The Belt vs Multi-Accumulator
What is the advantage of the belt abstraction over a a multi-accumulator abstraction? In particular, why not treat each functional unit as an independent accumulator machine.
As noted in some of the talks, only 14% of results are used more than once.
The belt ISA (register) abstraction provides a bit-wise efficient encoding, since it eliminates the destination register. However, a multi-accumulator model requires (typically) even less – just one argument per operation, which can source values from other functional units. Basically the compressed instruction is a bitmap of active functional units, and the 2nd (+?) value for each operation is explicitly provided in the variable-length instruction trailer.
This architectural design seems orthogonal to other aspects – memory management, load/store stations, scratchpad, spill mechanism, etc.
Admittedly the belt abstraction provides a neat fn call abstraction. On the other hand, a callee-save instruction could efficiently push accumulators towards the spiller, and a ‘call’ instruction could efficiently marshal parameters from the accumulators.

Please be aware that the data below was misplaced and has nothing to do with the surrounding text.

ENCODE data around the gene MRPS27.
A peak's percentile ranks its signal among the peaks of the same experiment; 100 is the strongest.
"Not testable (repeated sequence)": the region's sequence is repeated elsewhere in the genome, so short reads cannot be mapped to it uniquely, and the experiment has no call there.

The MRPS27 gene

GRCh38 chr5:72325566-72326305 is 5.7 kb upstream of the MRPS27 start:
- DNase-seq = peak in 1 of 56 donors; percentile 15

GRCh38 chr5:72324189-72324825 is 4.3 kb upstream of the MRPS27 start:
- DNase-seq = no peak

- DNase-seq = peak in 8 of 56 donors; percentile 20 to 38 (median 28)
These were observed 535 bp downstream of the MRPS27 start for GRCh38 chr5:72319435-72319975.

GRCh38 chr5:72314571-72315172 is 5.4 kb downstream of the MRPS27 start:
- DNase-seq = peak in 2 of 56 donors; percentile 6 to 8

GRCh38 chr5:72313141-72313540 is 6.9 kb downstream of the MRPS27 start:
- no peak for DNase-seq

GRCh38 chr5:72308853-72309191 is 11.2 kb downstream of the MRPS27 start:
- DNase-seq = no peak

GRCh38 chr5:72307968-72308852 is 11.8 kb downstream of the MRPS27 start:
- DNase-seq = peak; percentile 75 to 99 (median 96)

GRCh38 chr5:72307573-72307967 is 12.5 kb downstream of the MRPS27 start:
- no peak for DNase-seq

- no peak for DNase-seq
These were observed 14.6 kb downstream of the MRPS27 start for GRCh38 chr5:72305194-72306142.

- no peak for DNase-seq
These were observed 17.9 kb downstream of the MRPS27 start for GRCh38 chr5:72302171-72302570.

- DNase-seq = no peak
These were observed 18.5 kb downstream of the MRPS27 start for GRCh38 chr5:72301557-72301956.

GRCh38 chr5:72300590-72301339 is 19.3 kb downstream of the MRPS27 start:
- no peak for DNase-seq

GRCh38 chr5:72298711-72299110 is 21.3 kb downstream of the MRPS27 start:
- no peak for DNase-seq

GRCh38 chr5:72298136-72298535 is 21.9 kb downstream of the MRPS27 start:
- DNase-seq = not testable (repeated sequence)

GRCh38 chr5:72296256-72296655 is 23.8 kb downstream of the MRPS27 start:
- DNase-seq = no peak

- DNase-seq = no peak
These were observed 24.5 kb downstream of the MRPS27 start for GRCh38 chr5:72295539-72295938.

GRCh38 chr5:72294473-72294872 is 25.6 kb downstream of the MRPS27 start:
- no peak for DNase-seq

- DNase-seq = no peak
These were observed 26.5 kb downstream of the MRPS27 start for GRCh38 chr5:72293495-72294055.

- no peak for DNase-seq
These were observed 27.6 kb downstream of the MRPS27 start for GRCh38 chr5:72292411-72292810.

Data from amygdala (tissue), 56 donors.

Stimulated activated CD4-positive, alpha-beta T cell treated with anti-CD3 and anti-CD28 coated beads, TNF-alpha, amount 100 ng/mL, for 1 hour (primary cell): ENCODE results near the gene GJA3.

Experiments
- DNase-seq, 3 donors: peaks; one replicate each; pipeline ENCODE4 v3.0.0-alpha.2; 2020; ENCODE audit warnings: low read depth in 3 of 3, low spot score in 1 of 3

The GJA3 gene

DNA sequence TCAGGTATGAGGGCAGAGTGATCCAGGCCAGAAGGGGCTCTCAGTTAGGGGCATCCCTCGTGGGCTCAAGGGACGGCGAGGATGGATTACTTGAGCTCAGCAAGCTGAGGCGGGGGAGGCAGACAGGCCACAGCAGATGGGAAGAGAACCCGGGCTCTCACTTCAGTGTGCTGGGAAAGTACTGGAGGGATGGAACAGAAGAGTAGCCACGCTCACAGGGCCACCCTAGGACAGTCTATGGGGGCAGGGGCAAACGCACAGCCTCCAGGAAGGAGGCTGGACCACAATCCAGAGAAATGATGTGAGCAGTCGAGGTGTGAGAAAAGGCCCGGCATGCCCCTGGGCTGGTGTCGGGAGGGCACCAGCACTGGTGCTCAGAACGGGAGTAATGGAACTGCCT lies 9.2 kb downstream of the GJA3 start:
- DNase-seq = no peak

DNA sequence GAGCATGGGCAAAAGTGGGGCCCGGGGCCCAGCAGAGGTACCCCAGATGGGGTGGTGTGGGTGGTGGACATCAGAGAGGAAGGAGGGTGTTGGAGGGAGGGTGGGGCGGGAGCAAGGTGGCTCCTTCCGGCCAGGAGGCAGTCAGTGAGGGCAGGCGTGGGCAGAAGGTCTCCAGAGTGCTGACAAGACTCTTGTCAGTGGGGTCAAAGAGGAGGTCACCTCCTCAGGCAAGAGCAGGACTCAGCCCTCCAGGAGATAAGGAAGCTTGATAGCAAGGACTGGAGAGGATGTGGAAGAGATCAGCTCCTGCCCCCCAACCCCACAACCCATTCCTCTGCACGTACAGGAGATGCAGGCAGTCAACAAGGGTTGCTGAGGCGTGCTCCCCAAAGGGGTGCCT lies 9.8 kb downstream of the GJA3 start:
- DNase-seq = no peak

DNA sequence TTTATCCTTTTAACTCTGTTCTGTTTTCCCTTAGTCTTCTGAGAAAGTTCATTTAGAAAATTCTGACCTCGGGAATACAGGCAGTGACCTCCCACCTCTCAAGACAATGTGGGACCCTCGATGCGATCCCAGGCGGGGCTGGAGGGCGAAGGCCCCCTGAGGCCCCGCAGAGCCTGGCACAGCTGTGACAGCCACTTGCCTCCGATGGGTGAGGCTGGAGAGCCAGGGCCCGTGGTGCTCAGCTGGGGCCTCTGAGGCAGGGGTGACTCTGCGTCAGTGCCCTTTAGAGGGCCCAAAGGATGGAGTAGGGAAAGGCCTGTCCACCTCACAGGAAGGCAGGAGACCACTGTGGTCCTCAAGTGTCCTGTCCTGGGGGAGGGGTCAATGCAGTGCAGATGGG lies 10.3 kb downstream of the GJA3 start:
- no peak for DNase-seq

A natural and maybe pragmatic extension is to provide multiple accumulators per functional pipeline – somewhere between a full register bank and a true multi-accumulator model.
Per the comment in talk #3 about extending the backless memory model to the heap: this might be critical for JVM middleware – typically the stack only contains pointers into the heap, and thread-local eden space is treated effectively like the traditional stack in C(++).
- This reply was modified 5 years, 1 month ago by rolandpj.